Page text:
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Depression
Student Name
Institution Affiliation
Instructor Name
Course
Date
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Choice #2 Depression
Emily appears to be suffering from depression symptoms. Insomnia, weight loss,
sadness, and a lack of interest in formerly fun activities are symptoms the patient is
experiencing. Furthermore, the patient is at greater risk of depression due to a drastic fall in her
life, losing her work, and her mother's previous medical diagnosis of depression (Vargas &
Perlis, 2020). In order to examine a depressive disorder and its intensity, it will be appropriate
to give her a depression questionnaire.
Emily is thought to be depressed due to her current sign and symptoms. Her signs and
symptoms could be treated with psychotherapy, medication, or a blend of the two. Her mother
was successfully treated with sertraline, a serotonin reuptake inhibitor (SSRI) (Vargas & Perlis,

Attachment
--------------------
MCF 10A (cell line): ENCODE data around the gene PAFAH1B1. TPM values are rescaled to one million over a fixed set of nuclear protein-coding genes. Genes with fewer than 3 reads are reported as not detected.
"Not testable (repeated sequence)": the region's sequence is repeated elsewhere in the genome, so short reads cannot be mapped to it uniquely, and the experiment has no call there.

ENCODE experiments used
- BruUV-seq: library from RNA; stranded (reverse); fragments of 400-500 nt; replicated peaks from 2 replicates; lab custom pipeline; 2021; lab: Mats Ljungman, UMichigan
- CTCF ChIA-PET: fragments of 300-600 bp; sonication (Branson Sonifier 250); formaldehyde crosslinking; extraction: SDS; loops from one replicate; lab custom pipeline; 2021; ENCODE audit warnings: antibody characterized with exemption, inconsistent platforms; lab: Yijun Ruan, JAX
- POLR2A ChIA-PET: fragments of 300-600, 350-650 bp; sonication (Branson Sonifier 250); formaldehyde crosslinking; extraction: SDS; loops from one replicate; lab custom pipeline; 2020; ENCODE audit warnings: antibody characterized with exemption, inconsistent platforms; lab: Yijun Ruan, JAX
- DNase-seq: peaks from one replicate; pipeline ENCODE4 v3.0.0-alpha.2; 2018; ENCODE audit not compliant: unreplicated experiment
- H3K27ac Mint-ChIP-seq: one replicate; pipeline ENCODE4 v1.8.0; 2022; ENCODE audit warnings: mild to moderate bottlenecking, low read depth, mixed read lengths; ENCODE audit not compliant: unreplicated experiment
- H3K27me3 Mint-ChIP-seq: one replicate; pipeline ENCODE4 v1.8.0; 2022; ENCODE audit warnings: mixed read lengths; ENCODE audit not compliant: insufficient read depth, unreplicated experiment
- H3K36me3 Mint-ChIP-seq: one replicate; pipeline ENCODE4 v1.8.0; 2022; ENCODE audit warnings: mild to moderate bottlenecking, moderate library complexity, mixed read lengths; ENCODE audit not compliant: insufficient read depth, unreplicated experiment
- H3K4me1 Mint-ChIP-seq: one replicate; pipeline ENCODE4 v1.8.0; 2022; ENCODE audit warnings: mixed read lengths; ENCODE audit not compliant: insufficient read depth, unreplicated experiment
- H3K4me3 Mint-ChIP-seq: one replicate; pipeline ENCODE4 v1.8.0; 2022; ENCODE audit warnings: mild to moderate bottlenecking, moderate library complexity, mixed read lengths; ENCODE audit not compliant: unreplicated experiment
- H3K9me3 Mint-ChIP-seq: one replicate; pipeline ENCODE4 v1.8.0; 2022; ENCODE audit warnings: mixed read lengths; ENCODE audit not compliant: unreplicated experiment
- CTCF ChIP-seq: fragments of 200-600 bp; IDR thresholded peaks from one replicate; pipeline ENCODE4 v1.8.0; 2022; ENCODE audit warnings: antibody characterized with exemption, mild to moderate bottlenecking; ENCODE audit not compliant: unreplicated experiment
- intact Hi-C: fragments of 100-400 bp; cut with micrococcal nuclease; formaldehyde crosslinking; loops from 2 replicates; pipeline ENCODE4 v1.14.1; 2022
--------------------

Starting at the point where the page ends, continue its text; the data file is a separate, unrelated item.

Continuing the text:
2020). She can be prescribed the same medicine and given a 4-6 weeks period to see if it works,
after which the prescription can be replaced with another SSRI. Medication therapy is not
enough for Emily. She could also benefit from counseling, physical exercise, and a nutritious
diet. These will help her recover from her depression condition.
Emily's age and her childbearing potential influence the treatment of her condition.
Patients aged 18-64 years can be offered SSRIs such as sertraline as a first-line treatment.
Sertraline is also a preferable stimulant to other antidepressants because it has fewer adverse
effects. Start with 50mg of sertraline once a day and see a doctor in a week. The drug can be
increased in 25 mg increments per week until the maximum dose of 200 mg per day is reached.
The medication can be taken even without food; however, it should not be taken with liquor or
herbal medicines (Jorge et al., 2016). If you are planning to become pregnant or are already
pregnant, tell your doctor because sertraline can harm the fetus during the last days of
pregnancy or if you are breastfeeding. It is critical to take medications strictly as recommended;
there should be no extra dosing if a dose is missed; and to report troubling thoughts such as